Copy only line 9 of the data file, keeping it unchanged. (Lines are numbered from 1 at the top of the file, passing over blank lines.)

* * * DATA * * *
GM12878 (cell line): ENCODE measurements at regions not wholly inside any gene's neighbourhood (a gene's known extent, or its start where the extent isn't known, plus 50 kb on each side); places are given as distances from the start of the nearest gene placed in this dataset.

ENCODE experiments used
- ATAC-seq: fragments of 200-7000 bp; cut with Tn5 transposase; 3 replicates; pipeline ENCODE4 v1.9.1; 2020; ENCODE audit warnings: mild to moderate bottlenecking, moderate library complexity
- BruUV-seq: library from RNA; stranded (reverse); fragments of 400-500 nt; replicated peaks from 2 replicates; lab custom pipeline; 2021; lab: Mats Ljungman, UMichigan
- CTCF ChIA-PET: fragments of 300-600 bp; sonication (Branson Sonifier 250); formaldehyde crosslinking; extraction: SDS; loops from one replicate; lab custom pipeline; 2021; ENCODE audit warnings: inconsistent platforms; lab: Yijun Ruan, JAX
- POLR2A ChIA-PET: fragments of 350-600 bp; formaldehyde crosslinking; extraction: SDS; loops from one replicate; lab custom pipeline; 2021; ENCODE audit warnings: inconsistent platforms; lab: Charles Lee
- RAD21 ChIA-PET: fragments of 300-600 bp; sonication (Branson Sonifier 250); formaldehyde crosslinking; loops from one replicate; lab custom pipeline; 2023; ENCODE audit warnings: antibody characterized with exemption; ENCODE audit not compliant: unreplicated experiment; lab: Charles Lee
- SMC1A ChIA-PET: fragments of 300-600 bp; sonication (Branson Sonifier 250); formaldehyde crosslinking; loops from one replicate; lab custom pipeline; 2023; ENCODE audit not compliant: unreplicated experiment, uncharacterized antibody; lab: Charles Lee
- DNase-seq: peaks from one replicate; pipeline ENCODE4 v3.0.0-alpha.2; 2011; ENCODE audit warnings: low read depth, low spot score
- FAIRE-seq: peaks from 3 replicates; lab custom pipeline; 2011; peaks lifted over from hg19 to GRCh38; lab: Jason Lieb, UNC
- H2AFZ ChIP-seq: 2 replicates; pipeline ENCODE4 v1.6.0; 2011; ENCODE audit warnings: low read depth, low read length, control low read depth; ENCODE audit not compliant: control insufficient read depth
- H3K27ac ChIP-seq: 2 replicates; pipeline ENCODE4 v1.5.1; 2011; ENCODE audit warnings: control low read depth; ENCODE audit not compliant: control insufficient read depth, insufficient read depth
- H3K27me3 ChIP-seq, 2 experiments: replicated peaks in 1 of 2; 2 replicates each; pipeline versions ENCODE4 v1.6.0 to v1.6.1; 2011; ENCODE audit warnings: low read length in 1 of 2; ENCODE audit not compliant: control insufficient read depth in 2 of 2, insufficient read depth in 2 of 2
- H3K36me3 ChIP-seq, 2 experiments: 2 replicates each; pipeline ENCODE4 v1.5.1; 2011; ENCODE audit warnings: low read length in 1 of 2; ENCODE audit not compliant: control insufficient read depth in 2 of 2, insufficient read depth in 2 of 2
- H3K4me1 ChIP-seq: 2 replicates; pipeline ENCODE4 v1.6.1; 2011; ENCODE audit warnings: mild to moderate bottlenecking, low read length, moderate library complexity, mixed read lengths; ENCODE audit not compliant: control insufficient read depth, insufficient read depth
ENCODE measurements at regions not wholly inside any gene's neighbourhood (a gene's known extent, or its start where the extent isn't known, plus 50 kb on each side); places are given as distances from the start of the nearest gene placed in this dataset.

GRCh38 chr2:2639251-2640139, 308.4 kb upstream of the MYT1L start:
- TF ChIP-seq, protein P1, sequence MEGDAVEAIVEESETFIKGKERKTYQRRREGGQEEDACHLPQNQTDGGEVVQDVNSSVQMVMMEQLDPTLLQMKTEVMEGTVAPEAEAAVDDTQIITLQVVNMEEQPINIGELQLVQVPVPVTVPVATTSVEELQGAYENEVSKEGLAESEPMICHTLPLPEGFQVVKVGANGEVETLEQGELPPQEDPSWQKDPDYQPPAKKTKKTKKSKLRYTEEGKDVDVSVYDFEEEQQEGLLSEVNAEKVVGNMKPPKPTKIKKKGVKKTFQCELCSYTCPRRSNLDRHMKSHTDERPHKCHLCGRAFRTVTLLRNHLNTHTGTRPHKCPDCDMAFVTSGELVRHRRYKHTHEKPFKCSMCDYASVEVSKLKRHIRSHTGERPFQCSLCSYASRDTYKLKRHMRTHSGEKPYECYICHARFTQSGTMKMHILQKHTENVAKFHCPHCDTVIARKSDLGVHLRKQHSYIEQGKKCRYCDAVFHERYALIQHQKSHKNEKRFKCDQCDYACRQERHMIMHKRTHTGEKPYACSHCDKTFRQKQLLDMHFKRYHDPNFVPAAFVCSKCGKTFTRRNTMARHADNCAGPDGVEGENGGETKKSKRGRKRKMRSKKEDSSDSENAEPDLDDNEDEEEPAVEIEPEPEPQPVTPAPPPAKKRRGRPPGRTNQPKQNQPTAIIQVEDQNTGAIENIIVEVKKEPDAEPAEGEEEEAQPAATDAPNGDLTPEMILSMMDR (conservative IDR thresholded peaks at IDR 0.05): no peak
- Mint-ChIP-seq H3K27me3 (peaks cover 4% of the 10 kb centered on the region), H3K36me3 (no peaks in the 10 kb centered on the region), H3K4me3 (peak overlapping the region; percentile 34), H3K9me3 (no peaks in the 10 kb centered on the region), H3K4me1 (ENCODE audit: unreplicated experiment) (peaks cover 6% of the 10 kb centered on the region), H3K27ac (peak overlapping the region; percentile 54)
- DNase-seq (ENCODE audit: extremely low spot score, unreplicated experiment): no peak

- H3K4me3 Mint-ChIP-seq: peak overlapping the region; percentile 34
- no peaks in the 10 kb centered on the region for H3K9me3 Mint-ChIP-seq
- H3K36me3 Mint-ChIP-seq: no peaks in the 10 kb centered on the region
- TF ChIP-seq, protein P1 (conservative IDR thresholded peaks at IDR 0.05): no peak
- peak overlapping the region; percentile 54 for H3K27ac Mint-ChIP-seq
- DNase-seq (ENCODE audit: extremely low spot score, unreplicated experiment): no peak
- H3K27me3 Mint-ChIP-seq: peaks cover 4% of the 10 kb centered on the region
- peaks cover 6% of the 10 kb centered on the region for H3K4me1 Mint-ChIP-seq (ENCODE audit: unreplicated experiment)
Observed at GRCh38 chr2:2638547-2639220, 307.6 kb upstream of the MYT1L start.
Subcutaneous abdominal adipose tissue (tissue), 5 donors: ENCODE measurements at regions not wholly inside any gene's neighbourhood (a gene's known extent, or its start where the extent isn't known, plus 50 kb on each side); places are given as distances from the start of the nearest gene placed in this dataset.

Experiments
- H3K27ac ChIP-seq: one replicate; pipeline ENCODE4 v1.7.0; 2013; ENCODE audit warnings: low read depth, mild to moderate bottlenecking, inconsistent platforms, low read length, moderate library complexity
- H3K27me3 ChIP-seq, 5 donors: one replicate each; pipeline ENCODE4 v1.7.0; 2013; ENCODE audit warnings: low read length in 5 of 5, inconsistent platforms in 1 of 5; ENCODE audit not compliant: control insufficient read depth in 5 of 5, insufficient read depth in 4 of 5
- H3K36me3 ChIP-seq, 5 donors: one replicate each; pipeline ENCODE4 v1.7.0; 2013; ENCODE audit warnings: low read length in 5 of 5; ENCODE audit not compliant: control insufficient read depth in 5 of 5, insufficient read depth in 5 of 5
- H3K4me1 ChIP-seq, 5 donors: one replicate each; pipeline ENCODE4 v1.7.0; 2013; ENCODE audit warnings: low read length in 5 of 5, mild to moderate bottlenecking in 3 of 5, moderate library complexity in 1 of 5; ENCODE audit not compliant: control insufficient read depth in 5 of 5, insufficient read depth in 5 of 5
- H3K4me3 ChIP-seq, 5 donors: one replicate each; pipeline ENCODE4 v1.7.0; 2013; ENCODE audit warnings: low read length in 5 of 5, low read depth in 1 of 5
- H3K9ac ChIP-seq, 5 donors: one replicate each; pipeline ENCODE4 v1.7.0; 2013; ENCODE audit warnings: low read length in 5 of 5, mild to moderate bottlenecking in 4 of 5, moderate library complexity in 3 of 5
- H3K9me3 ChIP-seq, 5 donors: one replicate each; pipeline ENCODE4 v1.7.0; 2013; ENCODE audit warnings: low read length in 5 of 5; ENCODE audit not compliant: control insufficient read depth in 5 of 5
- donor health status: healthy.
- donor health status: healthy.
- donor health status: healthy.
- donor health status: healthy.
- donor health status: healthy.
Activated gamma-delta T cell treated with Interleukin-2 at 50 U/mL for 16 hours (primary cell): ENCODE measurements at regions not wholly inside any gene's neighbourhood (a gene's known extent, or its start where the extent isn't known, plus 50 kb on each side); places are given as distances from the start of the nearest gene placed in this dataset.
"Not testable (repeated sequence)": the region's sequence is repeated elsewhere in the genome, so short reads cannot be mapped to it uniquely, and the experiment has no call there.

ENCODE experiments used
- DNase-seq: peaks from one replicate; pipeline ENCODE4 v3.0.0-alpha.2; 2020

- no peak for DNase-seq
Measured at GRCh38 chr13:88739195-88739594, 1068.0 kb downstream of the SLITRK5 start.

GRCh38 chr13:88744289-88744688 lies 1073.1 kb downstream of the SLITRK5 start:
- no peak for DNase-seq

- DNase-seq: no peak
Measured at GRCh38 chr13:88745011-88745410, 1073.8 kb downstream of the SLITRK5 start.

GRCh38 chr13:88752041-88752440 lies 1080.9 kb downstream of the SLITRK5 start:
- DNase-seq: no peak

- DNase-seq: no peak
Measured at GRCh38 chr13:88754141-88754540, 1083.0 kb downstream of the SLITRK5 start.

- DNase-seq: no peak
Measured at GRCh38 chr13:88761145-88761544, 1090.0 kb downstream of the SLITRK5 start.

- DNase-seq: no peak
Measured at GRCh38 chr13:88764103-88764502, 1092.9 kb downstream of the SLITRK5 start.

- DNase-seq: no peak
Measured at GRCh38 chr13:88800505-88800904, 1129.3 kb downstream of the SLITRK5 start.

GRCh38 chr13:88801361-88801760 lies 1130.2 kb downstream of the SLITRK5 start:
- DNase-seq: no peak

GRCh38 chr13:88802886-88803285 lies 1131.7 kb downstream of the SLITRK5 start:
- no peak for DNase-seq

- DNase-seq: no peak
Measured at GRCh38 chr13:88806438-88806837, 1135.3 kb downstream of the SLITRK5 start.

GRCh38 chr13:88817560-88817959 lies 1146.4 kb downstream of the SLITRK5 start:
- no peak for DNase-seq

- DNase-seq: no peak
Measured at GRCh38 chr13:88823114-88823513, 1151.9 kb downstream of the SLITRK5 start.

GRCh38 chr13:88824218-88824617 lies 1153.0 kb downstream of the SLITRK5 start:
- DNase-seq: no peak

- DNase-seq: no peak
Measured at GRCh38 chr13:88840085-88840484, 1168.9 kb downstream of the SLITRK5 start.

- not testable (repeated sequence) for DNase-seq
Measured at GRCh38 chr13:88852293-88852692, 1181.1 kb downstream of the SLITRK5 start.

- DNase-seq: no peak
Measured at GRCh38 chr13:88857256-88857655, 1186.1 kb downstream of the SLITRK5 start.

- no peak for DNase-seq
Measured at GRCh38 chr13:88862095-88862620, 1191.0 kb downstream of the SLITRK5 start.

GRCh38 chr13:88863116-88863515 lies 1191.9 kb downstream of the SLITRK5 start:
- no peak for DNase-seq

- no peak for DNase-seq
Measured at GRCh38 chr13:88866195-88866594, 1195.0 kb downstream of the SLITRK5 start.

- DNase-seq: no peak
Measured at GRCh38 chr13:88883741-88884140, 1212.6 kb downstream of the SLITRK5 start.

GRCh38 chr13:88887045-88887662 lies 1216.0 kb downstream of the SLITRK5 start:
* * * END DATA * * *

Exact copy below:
- DNase-seq: peaks from one replicate; pipeline ENCODE4 v3.0.0-alpha.2; 2011; ENCODE audit warnings: low read depth, low spot score